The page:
Having gained a reputation as a financial writer, Necker was appointed France's Directory of the Royal Treasury in 1776, and a year later Director General of the Finances. In addition to attemptint to raise money for the American War of Independence, he instituted a number of financial and social reforms, which earned him the antagonism of the aristocracy and even Marie-Antoinette. In 1781 he was forced to retire, but he was recalled in 1788 to attempt to rescue France from imminent bankruptcy. His address to the Estates General in 1789 included numerous plans for liberal but not radical political reform, calling for a limited constitutional monarchy like that of Great Britain. His dismissal by the king on 11 July increased the anti-aristocratic sentiments of the more radical reformers. Although he was recalled only days later to deal with the deficit of the new revolutionary government, he retired in September 1790 to Coppêt, Switzerland, where he remained until his death in 1804.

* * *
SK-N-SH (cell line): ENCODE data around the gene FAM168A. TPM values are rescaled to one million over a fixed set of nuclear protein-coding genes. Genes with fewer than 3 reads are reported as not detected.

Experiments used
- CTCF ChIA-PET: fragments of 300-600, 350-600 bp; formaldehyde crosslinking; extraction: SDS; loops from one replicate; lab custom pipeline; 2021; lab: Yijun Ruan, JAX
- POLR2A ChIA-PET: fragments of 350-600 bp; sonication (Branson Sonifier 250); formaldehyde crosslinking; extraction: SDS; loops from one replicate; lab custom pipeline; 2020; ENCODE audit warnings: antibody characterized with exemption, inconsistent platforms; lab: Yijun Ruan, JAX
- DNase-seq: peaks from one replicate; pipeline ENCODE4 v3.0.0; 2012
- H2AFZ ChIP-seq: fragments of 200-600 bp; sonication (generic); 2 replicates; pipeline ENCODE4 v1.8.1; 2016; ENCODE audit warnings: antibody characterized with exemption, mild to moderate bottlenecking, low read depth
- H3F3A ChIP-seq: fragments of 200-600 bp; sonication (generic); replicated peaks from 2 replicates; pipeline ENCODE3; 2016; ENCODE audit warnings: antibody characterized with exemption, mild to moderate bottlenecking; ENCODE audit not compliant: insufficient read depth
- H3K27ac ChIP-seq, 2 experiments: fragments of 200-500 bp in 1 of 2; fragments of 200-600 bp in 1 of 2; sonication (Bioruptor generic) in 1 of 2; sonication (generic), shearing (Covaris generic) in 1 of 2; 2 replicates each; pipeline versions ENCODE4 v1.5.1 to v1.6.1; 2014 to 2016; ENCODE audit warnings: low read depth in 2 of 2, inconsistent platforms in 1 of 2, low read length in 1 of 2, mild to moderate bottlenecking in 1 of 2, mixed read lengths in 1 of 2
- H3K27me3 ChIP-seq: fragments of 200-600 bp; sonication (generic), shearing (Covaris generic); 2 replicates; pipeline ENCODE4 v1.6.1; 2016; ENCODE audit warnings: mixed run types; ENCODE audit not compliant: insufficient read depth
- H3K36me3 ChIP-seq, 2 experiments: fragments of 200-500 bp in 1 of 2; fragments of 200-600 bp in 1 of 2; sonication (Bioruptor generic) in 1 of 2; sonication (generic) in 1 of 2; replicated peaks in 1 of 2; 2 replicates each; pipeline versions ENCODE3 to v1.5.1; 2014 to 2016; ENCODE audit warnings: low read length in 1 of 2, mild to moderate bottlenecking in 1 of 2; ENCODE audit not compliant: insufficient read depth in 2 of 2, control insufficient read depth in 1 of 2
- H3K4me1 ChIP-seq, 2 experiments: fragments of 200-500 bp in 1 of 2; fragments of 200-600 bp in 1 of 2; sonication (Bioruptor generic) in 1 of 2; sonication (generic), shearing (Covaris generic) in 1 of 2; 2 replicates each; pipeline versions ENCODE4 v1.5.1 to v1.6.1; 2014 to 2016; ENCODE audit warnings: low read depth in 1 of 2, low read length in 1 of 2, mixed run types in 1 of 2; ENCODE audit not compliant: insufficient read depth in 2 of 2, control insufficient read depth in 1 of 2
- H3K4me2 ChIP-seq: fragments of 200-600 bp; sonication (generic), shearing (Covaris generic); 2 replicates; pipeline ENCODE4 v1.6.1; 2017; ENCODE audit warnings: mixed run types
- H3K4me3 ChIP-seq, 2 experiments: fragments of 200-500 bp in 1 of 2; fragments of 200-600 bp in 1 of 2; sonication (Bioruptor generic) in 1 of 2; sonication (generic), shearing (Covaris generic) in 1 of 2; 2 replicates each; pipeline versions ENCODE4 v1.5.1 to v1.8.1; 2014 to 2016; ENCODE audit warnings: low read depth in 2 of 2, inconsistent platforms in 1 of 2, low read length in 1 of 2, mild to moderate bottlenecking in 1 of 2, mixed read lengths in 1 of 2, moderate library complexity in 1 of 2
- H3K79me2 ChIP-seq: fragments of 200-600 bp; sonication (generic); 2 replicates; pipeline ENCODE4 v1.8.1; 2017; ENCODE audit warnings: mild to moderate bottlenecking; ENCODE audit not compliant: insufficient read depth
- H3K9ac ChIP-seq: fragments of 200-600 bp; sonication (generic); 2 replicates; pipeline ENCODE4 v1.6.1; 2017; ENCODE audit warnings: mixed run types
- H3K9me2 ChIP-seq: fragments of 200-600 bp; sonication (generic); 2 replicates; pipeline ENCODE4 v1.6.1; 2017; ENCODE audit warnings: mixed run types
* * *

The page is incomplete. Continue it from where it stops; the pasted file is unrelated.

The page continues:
His wife, née Suzanne Curchod, had been a friend and lover of Edward Gibbon and remained a friend of Buffon until his death. Necker and his wife had only one child, a daughter, later known as Madame de Staël.